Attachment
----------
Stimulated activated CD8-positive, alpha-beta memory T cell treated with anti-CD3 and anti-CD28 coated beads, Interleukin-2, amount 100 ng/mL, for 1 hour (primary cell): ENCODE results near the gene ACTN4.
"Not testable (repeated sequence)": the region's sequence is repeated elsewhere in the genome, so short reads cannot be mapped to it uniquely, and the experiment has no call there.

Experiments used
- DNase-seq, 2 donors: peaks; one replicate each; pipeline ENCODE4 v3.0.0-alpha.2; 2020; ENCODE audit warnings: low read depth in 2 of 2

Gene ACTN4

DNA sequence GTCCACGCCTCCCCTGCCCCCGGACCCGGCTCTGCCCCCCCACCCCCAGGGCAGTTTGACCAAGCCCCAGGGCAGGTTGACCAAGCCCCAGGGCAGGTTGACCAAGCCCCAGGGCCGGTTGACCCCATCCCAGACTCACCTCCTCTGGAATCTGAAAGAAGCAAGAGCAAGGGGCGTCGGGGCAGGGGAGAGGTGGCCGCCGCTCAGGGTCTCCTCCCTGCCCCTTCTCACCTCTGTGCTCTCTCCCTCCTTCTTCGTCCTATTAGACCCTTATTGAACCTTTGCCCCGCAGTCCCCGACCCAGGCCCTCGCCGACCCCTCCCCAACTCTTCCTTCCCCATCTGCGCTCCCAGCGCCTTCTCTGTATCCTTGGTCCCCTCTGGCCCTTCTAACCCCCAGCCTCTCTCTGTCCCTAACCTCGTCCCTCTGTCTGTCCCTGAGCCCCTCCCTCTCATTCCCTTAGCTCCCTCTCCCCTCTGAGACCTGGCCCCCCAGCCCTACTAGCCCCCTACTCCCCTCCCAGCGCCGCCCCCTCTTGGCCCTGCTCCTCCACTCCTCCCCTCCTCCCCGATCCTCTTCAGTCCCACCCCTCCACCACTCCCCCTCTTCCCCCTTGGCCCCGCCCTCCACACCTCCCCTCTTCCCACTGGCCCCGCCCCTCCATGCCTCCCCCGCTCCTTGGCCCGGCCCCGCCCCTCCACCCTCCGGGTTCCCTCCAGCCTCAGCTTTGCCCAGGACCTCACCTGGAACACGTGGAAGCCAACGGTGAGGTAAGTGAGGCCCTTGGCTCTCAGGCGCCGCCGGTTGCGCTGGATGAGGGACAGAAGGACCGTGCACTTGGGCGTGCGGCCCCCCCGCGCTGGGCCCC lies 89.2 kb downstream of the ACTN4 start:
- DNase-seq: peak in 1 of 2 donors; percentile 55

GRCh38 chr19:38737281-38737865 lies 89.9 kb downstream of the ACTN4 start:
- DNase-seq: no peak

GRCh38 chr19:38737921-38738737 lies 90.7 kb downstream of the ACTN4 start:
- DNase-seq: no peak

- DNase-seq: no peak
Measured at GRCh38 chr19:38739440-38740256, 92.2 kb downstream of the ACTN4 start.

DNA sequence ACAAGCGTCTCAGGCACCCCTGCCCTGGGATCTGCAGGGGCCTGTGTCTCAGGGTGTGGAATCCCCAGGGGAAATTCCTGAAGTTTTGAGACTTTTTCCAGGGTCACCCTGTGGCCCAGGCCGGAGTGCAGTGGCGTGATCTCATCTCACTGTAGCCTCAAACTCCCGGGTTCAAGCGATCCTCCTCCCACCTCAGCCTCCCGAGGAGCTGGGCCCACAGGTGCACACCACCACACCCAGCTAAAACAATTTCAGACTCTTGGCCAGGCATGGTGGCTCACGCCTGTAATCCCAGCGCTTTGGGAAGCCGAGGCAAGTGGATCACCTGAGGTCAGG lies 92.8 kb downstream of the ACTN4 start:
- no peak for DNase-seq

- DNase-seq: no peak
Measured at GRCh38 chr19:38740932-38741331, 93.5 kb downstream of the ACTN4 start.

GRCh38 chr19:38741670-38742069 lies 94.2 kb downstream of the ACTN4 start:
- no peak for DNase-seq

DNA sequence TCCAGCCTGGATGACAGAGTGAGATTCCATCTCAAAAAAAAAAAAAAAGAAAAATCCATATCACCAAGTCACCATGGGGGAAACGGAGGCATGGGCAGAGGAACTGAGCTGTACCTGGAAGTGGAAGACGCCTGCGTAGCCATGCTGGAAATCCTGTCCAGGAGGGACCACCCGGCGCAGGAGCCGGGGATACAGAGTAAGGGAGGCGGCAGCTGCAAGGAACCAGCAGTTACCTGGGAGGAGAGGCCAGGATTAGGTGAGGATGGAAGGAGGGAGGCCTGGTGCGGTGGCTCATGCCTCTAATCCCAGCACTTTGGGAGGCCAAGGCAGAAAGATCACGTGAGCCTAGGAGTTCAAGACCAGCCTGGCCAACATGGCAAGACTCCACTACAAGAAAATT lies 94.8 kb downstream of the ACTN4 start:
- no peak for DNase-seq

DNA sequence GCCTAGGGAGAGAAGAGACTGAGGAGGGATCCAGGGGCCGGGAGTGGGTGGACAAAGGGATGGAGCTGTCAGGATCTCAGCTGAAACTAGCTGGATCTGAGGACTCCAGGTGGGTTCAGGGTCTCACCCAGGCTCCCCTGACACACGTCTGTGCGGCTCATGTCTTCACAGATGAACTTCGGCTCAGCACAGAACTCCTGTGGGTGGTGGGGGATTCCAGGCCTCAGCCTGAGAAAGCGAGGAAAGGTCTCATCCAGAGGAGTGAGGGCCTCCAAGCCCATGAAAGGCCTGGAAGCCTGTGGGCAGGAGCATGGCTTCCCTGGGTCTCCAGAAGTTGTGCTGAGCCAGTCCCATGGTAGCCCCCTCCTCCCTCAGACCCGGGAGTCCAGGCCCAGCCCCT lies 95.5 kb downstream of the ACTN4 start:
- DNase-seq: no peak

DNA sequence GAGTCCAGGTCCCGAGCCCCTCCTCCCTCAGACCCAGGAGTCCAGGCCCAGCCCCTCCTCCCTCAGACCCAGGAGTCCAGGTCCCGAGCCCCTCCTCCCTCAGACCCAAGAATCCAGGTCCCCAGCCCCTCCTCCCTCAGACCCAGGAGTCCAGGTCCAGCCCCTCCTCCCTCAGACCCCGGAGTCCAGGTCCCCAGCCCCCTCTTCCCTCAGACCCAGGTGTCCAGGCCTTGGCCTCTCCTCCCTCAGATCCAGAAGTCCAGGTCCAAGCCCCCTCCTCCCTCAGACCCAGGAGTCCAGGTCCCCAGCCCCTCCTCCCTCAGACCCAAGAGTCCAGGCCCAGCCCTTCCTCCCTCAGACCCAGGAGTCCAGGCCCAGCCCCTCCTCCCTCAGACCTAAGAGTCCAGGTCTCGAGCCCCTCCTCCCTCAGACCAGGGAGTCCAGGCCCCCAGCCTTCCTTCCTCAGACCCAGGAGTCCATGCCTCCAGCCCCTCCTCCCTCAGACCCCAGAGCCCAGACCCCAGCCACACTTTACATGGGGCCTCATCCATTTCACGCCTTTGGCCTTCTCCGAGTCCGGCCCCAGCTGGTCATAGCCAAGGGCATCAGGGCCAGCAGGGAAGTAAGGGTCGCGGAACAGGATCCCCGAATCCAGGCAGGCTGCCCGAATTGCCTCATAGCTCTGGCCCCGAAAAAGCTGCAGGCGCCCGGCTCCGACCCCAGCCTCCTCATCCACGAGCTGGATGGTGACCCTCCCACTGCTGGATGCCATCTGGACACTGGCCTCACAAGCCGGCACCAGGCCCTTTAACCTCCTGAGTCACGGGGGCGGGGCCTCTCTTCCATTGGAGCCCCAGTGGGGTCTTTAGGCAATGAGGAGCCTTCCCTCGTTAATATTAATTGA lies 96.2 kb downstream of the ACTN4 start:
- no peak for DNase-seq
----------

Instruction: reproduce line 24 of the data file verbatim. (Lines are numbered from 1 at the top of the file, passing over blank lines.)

DNA sequence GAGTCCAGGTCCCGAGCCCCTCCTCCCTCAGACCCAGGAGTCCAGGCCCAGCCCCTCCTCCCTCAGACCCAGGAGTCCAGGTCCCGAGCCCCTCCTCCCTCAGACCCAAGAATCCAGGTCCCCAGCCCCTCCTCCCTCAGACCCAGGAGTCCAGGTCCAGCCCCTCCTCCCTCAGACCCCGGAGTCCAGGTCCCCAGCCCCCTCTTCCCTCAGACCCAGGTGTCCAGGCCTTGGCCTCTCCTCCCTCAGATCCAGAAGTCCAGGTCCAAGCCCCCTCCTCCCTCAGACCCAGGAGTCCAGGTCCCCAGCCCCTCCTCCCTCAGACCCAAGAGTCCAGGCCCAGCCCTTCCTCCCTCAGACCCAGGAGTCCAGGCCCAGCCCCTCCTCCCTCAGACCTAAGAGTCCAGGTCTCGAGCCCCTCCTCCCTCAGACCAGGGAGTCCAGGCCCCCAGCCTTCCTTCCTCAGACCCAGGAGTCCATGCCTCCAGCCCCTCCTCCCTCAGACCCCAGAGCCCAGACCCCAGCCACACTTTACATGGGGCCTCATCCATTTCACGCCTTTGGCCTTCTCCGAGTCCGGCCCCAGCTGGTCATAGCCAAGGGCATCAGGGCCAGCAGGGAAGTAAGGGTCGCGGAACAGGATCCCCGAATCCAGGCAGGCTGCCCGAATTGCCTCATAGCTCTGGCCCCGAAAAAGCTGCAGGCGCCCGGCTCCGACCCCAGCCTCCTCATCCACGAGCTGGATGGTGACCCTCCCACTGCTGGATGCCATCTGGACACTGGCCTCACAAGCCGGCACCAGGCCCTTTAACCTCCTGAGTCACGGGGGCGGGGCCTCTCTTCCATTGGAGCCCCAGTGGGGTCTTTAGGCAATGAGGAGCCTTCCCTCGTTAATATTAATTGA lies 96.2 kb downstream of the ACTN4 start: